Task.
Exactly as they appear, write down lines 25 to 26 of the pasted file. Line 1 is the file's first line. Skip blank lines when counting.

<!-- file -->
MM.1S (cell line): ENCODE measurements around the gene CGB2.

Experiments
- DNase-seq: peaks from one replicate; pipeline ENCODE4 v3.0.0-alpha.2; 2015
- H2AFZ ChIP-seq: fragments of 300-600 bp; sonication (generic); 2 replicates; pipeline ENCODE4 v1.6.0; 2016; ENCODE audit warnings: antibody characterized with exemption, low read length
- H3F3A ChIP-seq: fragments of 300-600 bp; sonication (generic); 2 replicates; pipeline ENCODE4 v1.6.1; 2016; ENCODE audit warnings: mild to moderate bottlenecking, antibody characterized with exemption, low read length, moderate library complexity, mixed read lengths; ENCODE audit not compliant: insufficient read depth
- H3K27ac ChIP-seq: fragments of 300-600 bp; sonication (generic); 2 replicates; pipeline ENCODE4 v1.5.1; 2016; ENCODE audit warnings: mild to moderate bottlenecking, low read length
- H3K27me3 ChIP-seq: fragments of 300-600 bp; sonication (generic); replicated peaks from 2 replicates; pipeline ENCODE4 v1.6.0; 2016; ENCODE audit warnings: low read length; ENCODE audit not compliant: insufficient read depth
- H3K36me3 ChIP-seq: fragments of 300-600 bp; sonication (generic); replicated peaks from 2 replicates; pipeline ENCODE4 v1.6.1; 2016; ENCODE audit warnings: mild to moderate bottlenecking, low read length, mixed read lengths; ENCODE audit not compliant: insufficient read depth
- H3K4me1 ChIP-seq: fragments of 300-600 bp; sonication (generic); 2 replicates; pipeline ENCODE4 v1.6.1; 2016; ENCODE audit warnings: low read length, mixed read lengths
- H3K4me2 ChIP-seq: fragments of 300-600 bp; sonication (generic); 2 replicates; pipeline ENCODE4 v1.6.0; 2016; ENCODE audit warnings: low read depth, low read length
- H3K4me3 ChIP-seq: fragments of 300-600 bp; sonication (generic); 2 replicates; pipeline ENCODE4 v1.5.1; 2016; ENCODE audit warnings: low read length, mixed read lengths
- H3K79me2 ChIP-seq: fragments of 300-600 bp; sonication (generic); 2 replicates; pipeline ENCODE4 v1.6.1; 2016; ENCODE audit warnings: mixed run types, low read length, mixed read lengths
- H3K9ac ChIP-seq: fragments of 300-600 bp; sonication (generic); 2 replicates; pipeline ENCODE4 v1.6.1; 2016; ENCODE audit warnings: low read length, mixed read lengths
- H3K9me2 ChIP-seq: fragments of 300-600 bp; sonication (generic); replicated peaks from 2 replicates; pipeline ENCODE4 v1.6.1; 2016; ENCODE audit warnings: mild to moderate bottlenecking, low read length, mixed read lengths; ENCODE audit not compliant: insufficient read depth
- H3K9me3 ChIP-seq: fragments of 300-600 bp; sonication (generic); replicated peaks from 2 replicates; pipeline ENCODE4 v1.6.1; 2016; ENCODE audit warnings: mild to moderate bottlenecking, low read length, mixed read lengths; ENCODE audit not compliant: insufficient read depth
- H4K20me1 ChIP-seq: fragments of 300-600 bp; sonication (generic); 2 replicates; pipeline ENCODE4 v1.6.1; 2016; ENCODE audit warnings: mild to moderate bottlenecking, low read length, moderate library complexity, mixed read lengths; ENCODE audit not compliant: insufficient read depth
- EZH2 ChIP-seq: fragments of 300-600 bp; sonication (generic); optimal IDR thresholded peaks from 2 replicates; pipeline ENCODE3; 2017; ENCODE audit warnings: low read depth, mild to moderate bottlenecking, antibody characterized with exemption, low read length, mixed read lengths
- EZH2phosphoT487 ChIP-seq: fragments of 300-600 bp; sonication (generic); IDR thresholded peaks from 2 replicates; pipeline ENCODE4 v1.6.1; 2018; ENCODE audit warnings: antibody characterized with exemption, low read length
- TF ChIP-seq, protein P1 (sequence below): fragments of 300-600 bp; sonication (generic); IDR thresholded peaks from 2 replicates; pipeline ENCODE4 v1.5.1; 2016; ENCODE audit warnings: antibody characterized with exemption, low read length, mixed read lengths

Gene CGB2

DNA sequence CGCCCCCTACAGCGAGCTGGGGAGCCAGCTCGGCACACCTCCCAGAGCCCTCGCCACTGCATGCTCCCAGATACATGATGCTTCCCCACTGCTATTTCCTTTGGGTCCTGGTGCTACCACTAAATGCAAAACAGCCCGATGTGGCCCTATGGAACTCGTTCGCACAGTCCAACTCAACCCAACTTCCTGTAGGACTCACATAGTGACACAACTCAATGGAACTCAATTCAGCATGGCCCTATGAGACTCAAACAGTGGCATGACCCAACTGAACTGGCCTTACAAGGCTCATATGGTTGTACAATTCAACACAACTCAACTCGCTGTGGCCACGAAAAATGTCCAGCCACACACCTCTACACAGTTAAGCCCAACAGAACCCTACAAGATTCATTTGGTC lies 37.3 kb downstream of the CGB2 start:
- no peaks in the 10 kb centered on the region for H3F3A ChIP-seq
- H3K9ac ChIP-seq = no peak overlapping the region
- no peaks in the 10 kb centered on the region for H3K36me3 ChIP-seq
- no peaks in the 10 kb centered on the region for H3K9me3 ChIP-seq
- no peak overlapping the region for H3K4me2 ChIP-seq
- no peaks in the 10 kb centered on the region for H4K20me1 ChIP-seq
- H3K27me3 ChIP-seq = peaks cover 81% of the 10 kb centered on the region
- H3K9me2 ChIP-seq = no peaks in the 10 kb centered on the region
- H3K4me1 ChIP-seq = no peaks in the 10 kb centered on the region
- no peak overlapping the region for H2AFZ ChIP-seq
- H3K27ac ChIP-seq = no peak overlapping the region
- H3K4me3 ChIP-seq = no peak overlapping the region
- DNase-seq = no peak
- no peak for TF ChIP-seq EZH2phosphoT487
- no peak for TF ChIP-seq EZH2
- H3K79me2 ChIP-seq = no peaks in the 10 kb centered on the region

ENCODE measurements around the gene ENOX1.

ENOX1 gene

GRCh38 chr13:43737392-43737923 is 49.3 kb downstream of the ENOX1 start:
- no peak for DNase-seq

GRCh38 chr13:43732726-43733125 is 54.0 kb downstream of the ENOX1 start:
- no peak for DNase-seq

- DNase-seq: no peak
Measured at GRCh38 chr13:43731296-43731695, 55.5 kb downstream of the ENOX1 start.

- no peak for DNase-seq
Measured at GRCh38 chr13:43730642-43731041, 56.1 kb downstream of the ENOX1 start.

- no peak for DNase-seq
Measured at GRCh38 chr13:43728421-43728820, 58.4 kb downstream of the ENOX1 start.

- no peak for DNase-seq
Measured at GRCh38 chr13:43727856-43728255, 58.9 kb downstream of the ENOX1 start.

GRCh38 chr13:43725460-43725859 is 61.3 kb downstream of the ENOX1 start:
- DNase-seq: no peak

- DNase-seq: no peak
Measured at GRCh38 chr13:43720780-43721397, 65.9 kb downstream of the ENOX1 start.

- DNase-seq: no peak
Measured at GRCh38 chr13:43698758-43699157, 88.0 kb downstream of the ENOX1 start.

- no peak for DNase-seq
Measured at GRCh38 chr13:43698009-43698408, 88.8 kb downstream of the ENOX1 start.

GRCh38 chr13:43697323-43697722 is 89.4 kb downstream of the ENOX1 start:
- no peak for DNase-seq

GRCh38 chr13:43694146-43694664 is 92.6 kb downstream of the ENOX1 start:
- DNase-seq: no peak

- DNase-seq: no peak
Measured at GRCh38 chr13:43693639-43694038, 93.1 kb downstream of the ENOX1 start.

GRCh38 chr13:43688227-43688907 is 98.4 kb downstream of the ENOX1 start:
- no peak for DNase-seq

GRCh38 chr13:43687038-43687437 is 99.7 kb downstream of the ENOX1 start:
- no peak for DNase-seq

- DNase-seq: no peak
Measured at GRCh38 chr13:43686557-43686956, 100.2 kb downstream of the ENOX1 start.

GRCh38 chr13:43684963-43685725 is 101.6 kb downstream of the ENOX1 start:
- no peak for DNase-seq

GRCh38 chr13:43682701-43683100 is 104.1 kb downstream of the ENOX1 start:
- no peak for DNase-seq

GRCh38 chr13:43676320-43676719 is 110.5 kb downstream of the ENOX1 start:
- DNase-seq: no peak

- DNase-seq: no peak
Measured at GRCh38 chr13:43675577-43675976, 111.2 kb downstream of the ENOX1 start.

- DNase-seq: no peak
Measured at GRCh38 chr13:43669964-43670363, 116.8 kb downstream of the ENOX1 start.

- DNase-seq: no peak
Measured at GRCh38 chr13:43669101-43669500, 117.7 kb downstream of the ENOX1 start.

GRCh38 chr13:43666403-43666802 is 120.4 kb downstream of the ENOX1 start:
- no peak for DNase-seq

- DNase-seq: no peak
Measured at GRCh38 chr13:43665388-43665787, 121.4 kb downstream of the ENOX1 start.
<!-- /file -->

- no peaks in the 10 kb centered on the region for H3K9me3 ChIP-seq
- no peak overlapping the region for H3K4me2 ChIP-seq